Basma Mostafa takes a selfie in Beijing. (Photos: China Daily)
Basma Mostafa, from Egypt, has decided to stay in Beijing during the novel coronavirus outbreak, despite her father's pleas for her to return to their home in Nasr City, a district of Cairo.
"How can I save you?" her father asked on the phone as he read the news, especially the cessation of EgyptAir flights to China on Feb 4.
"What made him most anxious were the rumors he heard, such as people falling down dead in the street and the shortage of daily necessities in supermarkets," Mostafa, a PhD candidate at Beijing Language and Culture University, said.
The 30-year-old added that the real situation in Beijing, and even in Wuhan, Hubei province－the epicenter of the outbreak－is less serious than the impression her family had gleaned from new media platforms and video blogs on sites such as YouTube.
Although she felt anxious about the virus and the number of people becoming infected, Mostafa knows a lot more than her friends and family outside China because she is experiencing the epidemic in person and watching the local news.
"I know things here, and more importantly, I see all the people in the nation making efforts to contain the spread of contagion. I have to stand up and tell the truth to more people about what's really going on in China, if only to ease the concerns of my family and friends," she said.
In a long Facebook post written in Arabic on Jan 31, she gave a number of reasons for staying in China. The post was reported by Gulf Today, an English-language newspaper in the United Arab Emirates.
"I have no idea who I will encounter during the journey back to Egypt, which includes a taxi to the airport and an 11-hour flight. Also, I cannot guarantee that I won't become infected, and I am concerned about my relatives and others who may become infected because of me," Mostafa wrote, adding that she believes staying in Beijing is the safest option.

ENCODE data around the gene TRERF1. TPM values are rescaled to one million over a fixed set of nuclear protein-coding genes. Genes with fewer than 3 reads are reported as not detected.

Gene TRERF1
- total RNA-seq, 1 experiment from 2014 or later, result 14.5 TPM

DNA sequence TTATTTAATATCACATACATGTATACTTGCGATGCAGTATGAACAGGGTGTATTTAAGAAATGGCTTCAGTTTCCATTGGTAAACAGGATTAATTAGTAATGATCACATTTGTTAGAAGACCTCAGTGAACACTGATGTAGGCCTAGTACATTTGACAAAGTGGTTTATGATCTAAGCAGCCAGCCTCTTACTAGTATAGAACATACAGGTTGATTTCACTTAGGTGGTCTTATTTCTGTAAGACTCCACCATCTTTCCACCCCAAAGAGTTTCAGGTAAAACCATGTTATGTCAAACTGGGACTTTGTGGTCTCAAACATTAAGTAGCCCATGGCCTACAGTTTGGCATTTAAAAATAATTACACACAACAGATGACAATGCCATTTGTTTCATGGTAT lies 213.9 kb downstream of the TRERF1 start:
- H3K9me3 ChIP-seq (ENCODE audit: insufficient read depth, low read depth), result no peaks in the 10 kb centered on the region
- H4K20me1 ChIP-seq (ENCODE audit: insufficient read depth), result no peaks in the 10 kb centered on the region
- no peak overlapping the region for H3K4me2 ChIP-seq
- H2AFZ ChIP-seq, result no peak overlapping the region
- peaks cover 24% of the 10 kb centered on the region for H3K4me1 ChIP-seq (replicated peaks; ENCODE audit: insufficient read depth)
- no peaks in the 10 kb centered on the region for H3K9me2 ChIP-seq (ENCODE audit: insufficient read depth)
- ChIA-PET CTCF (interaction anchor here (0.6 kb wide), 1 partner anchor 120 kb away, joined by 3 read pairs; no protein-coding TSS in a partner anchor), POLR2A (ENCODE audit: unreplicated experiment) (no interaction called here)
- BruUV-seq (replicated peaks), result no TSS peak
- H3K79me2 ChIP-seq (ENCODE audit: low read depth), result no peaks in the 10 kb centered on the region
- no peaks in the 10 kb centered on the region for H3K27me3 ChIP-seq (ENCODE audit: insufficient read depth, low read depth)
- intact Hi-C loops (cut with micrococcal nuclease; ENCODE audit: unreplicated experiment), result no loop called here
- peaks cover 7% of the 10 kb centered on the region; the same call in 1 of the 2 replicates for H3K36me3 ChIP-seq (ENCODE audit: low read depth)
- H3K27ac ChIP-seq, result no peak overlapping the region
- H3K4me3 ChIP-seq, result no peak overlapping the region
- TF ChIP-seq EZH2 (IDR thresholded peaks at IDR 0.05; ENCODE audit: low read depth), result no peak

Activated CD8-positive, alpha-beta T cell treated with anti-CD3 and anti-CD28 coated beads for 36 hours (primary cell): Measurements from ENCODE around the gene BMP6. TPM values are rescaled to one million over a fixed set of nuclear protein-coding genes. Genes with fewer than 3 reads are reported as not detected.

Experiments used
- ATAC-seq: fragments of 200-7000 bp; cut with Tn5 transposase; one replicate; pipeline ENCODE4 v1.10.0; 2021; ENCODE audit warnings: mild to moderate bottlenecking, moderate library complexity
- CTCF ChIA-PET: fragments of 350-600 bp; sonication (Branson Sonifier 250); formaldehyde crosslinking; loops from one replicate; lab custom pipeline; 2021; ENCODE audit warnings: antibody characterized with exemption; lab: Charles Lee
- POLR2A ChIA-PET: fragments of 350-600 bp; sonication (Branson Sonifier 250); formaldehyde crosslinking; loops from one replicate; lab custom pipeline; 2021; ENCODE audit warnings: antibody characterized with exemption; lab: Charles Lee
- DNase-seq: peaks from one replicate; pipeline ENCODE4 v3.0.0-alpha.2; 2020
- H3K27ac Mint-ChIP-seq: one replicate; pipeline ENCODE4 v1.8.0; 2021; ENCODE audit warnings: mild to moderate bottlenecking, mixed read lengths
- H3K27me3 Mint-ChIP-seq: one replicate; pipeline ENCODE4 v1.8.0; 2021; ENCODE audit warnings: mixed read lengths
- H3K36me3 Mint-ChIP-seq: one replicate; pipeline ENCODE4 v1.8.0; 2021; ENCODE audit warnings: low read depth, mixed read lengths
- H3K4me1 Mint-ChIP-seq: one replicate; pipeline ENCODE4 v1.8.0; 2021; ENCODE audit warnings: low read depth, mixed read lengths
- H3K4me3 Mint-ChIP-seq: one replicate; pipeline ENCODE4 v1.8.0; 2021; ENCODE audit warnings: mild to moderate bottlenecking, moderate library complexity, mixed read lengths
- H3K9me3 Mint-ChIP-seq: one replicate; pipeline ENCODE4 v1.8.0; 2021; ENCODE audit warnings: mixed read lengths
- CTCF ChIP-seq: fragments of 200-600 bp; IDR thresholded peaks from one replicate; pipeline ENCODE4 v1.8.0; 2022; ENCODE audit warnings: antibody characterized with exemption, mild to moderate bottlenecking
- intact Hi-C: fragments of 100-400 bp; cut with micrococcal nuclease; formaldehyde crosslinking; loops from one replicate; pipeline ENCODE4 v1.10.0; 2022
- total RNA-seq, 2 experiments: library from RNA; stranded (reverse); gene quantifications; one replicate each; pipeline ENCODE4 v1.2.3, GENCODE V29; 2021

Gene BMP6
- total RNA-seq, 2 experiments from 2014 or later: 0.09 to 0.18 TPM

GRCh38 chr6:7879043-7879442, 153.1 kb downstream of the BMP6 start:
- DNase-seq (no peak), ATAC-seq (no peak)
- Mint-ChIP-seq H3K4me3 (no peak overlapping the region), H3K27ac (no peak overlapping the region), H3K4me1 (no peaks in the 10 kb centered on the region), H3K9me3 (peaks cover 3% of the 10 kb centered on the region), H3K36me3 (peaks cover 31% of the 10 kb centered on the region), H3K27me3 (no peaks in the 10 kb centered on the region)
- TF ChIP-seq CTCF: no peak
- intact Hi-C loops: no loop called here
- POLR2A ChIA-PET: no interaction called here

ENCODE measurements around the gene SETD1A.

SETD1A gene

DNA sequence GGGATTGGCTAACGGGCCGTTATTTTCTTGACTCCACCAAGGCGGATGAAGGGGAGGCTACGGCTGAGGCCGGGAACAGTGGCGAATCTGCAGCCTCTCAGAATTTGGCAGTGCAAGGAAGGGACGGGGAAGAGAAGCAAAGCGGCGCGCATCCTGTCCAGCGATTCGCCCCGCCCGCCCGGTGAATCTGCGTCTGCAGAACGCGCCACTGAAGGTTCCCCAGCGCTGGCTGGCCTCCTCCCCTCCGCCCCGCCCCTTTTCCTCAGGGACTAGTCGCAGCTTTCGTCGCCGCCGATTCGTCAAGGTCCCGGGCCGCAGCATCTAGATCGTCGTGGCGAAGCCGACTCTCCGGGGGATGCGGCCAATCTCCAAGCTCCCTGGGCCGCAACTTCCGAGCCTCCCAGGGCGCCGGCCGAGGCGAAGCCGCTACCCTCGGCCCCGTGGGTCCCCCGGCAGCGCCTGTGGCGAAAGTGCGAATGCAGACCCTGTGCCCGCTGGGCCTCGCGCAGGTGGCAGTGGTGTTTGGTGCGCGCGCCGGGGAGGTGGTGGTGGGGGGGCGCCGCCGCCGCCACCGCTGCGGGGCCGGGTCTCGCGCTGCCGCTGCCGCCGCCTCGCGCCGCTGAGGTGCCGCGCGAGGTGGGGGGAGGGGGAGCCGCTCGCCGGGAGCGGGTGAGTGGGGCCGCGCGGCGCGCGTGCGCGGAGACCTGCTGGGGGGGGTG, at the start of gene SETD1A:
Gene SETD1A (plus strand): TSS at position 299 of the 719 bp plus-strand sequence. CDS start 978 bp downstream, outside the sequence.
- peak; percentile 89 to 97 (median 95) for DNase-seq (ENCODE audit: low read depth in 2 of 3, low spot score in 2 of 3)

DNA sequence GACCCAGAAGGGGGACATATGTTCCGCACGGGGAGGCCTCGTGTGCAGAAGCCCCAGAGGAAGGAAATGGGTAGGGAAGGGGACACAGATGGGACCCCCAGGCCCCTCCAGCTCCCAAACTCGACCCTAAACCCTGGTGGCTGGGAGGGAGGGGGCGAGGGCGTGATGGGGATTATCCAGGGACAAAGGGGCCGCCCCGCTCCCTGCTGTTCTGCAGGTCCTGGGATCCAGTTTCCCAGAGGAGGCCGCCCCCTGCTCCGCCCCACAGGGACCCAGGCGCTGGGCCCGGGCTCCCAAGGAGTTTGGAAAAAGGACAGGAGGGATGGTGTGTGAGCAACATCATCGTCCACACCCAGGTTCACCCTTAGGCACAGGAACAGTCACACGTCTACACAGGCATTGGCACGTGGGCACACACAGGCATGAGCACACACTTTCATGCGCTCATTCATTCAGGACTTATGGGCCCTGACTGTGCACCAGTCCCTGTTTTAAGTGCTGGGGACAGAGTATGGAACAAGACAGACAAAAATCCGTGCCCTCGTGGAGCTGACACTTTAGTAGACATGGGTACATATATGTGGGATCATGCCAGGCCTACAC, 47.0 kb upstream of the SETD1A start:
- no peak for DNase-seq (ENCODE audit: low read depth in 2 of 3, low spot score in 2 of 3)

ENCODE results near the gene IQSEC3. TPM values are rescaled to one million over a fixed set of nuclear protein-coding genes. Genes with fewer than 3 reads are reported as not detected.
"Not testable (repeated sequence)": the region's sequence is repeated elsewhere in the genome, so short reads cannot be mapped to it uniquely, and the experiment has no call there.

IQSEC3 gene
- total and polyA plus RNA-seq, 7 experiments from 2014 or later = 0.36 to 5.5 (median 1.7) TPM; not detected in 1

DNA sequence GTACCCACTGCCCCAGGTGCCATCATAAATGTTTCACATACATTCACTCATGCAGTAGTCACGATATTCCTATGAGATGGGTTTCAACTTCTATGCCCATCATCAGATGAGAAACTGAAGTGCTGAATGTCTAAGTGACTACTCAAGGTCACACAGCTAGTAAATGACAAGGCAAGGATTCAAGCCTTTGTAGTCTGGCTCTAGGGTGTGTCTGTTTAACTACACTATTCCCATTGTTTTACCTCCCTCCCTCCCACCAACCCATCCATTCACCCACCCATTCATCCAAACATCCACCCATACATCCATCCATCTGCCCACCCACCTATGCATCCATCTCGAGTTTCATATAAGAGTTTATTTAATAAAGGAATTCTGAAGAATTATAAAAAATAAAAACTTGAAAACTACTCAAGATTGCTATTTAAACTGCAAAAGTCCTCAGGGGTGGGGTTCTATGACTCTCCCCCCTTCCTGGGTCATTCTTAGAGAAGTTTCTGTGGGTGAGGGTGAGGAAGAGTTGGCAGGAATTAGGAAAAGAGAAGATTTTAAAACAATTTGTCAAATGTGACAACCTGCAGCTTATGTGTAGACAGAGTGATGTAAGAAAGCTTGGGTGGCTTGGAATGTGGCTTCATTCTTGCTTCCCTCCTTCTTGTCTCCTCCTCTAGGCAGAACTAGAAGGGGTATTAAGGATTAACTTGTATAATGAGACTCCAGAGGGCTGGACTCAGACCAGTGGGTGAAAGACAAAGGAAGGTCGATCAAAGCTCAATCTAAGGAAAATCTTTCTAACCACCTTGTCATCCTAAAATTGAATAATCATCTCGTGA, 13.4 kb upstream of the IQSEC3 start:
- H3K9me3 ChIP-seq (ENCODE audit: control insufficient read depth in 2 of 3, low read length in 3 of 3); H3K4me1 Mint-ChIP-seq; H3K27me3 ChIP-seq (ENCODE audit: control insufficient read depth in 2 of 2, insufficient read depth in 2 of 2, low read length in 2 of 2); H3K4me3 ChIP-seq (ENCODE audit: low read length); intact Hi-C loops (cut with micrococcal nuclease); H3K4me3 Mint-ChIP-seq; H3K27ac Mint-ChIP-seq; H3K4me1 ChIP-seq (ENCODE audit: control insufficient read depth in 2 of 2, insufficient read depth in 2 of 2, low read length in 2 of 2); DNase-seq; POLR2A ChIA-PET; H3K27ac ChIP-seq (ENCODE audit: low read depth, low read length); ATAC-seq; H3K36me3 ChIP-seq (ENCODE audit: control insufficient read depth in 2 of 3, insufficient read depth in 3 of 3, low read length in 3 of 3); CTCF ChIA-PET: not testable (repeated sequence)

She listed some measures the government has taken to combat the virus, such as putting Wuhan under lockdown and rapidly erecting makeshift hospitals to treat the infected.
"I can only enter and exit my campus and community by showing my identity card," she said, describing the measures taken in cities such as Beijing, Shanghai and Guangzhou, Guangdong province.
"China has history of dealing with viruses, such as SARS (severe acute respiratory syndrome) in 2003. I am fully confident that it will deal with this crisis. On the other hand, Egypt lacks experience of battling viruses, so I won't risk the possibility of bringing back the virus to my family and my country," she said.
Having lived in China for eight years, she has a sense of belonging and she wants to fight the disease alongside the Chinese people.
To explain the decision in her mother tongue, she made a short video while standing outside and wearing a mask. It has garnered nearly 7 million views on Facebook.
She never thought her posts would trend on Facebook and attract the attention of the mass media in the Arab world.
"I got the chance to tell my story to the Arab media. They gained a more accurate picture of China through the voices of me and my foreign friends," she said.
Many of her compatriots have chosen to stay in China. Not just because they trust the country's ability to deal with the epidemic, but also for the dreams they are pursuing.
Even when the Egyptian government chartered a plane to bring its citizens home from Wuhan, one PhD candidate in the city refused to leave for fear of failing to graduate in May, thereby undermining the efforts he has made over several years.
"His story touched me. The epidemic is not an excuse to suspend life. On the contrary, it should be our motivation to make progress," Mostafa said.
A Facebook post she wrote has drawn great attention.